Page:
Catching the Amtrak shuttle bus to the train to Sacramento
Last month I went to Sacramento for a conference. Because it was right in the middle of 30 days of biking, I took my bike. This was more complicated than it should have been.
At the suggestion of a car-free colleague, I decided to take Amtrak, because Amtrak takes bikes, and it would be cheaper than renting a car that could take the bike and parking it (not that this necessarily mattered immensely, as this was business travel). The downside of this plan is that Amtrak does not actually go to San Francisco. Instead, you have to get to one of their pickup points, catch a free shuttle bus, then get driven across the bay to Emeryville. This takes an hour or so, which is, unfortunately, the same amount of time it takes to drive to Sacramento from San Francisco. Then it’s another 90 minutes on the train from Emeryville to Sacramento, assuming that the train arrives on time, which I am sorry to say it did not.
The whole experience was daunting. If I had known what I was getting into, I would have rented a car after all. Amtrak is a great option if you live in the East Bay, but in San Francisco, not so much.
When I mentioned to one of my coworkers I was planning to continue 30 days of biking in Sacramento, she asked, “Oh, so will you be riding one of the stationary bikes at the hotel gym?”
And I said, “Well, that would be the SMART thing to do, but instead I decided to take my bike on Amtrak.” [Head-smack!]
On the train: in for a penny, in for a pound
When you add in the hour-plus it took me to get across town on a university shuttle, with bike, just to get to the Amtrak shuttle bus stop, I was feeling like an idiot before I even left San Francisco. But I didn’t want to wallow. So I did the shuttle bus to train transfer and a few hours later, rode from the Amtrak station in Sacramento to the conference hotel. Sacramento is a fun place to ride, as it is resolutely level, and at 10pm, I was the only person on the (wide, smooth) roads.
I had hopes that I might be able to sneak out to the famed American River trail, which is evidently an incredible place to ride, or maybe even arrange to meet Tiny Helmets, but a look at the conference schedule made me realize I was doomed. Breakfast started at 7am each day, and every following minute was scripted until 8pm, at which point we were released to dinner. This conference was held by one of my funders, and it was clear in the first 30 minutes that they were paying attention to attendance. Alas, this wasn’t Portland.
I was so fried after the first day that heading to the hotel restaurant was the extent of my ambition. I ended up eating with the toxicologists, and they are a fun crew. They all worked in air pollution and talked about various exposure chambers they built, projects that involved sheet metal and blowtorches. Listening to their dinner conversation was like eavesdropping on Iron Man. Two of the moms swapped stories of how, when their children got lice, they broke out the microscopes (toxicologists evidently have home microscopes) so they could show their kids the nits that they had combed out. Even by the standards of the science crew I run with on a daily basis, this is extremely hard core.
Davis commuter: a bamboo-wrapped tall bike with an animal print seat and a pet carrier on the rear rack.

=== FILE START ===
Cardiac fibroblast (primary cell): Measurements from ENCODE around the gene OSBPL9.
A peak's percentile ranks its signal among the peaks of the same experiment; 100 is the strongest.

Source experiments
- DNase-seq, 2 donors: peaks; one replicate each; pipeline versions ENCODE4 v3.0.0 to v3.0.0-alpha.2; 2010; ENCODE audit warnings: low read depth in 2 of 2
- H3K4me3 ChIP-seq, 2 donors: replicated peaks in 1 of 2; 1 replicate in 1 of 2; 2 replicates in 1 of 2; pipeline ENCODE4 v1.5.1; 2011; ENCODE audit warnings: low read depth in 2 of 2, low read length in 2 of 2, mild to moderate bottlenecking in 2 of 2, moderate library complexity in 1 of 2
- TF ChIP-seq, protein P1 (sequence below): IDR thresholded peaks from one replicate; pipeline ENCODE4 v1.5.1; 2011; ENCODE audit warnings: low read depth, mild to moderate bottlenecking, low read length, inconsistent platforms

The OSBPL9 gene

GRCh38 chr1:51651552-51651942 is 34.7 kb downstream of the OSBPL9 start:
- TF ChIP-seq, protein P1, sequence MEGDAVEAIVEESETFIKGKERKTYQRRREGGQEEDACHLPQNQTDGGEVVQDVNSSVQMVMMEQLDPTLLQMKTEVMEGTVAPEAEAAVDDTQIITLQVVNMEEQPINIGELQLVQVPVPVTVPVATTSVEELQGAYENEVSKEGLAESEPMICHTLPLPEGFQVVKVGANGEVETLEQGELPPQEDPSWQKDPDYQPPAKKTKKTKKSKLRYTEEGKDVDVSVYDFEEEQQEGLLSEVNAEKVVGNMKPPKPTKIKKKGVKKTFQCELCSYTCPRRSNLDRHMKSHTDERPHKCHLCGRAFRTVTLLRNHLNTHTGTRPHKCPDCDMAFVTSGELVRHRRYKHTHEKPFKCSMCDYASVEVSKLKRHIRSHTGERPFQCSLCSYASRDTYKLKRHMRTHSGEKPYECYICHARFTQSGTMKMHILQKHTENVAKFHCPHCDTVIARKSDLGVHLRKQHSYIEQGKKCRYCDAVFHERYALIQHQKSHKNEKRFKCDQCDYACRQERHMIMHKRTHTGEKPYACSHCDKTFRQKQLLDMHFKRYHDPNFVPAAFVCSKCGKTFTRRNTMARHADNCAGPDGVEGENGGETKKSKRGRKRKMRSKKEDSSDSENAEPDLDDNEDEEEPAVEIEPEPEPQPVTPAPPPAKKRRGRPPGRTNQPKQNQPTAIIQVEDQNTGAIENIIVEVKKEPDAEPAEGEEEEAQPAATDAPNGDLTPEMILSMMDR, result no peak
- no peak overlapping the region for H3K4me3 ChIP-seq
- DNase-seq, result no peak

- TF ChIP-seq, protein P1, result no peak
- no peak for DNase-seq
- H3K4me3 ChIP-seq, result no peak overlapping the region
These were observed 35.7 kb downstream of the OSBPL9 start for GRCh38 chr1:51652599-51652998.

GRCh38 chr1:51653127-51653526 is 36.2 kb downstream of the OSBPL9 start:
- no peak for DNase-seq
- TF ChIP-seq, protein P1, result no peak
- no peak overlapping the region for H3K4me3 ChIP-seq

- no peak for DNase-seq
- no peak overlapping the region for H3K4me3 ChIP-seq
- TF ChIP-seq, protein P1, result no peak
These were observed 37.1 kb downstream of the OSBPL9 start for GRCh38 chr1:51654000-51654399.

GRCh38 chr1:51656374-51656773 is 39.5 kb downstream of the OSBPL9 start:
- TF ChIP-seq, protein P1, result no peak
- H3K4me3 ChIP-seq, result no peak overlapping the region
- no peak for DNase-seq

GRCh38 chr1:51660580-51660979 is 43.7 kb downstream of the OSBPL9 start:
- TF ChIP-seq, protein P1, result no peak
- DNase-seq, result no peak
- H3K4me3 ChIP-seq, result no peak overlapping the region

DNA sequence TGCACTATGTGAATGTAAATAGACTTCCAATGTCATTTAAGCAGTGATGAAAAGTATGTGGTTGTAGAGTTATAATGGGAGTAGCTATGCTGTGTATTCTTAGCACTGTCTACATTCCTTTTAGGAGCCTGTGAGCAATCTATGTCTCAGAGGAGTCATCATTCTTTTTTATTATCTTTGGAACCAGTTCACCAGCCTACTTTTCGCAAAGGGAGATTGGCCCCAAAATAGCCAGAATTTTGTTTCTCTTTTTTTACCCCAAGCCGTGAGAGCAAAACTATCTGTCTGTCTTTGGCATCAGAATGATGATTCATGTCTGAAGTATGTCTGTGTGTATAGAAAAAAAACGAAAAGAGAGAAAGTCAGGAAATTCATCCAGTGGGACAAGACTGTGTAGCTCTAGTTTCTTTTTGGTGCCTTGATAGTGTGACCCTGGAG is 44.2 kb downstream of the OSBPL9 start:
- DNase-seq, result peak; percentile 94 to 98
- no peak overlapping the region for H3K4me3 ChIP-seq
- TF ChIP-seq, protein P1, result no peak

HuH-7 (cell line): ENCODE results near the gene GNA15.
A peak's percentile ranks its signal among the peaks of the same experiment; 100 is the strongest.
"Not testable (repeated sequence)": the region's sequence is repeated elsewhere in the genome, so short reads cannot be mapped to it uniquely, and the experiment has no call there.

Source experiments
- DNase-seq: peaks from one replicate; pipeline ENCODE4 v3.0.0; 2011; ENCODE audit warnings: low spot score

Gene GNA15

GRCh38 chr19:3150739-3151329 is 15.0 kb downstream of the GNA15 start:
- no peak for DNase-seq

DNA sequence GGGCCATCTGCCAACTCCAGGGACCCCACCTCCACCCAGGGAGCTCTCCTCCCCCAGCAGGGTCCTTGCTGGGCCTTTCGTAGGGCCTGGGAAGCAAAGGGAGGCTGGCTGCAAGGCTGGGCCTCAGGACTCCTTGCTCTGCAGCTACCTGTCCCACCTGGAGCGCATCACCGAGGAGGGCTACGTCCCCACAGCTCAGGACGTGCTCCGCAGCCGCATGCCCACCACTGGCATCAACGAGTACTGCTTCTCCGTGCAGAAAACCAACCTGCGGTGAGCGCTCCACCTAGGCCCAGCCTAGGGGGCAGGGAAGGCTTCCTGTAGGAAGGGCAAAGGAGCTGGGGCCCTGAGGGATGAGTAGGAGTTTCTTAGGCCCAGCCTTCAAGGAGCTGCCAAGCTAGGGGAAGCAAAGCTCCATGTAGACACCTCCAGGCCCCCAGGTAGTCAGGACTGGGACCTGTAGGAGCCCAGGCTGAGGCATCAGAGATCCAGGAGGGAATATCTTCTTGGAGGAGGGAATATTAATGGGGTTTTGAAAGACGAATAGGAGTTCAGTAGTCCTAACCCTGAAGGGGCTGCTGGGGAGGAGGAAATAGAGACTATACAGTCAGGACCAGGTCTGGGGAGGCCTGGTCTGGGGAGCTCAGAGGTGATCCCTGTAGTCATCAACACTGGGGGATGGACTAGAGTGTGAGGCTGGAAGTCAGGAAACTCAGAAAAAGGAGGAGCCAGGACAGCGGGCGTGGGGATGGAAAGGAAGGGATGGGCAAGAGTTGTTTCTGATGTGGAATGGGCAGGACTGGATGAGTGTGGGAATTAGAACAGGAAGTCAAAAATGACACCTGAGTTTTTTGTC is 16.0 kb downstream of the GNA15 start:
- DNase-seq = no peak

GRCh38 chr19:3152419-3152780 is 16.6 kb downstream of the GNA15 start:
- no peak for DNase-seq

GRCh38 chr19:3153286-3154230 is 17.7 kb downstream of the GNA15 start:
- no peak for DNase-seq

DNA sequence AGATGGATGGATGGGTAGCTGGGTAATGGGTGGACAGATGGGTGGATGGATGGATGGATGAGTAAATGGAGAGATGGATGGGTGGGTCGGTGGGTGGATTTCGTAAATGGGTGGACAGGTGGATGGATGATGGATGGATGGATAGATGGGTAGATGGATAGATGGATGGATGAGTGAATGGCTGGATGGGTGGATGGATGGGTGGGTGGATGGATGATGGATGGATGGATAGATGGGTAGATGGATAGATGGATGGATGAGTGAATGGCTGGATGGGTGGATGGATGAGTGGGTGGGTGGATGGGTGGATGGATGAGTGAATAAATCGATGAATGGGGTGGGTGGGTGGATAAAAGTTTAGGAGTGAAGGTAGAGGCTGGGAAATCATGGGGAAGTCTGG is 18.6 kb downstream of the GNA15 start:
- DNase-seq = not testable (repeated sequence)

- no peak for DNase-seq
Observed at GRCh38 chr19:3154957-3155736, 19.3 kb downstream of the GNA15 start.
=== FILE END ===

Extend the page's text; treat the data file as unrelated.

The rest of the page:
I got a couple of bike rides in by skipping 15 minutes of the poster sessions to take a quick turn around the convention center. I assumed from looking at local riders, and there were a fair number around, that taking a bike on the sidewalk was okay, but who knows for sure. I was unable to skip out for a ride when I gave my own poster on the last day. I had planned to make it up by riding my bike back to the Amtrak station, but when one of my toxicologist friends offered to drive me back to San Francisco, I figured it would be easier and faster to throw the bike in her car and ride somewhere when I got back.
It turned out that hitching a ride was absolutely worth it, because she wanted to know more about how I was bike commuting with our kids, and because we stopped in Davis for dinner. Davis is an amazing place for bikes, nearly Portland-esque, but even flatter, which of course means more wildly impractical and entertaining bikes. And I found a new biking-mom friend. Unfortunately she lives on the other side of the city.
Davis has bike corrals all over downtown. Get in the game, San Francisco.
This kind of business trip wasn’t the best case scenario for trying to travel with a bike, to say the least, but I was pleasantly surprised at how easy it was to keep a bike handy. The Sacramento hotel staff, just like the Portland hotel staff, was happy to store my bike in the bell room. Having the bike made getting to the hotel from the train station a breeze, and it was nice to stretch my legs after all the time on buses and trains. Getting to Sacramento and back was the tricky part. Transportation between cities isn’t really set up for people who want to ride a bike once they get somewhere. Amtrak makes it possible but inconvenient, and they won’t take cargo bikes. Driving a car is an option for some trips, but once you’re in a car, it’s extra work to drag a bike around. And it seems to sort of miss the point. Flying is nightmarish even without a bike in tow.
The problem of traveling with bikes is admittedly a specialized one, a real first-world problem. It was nice to read that A Simple Six is also thinking about this, as it suggests that if I am crazy, which seems entirely plausible, that at least I’ll have some company when I’m institutionalized.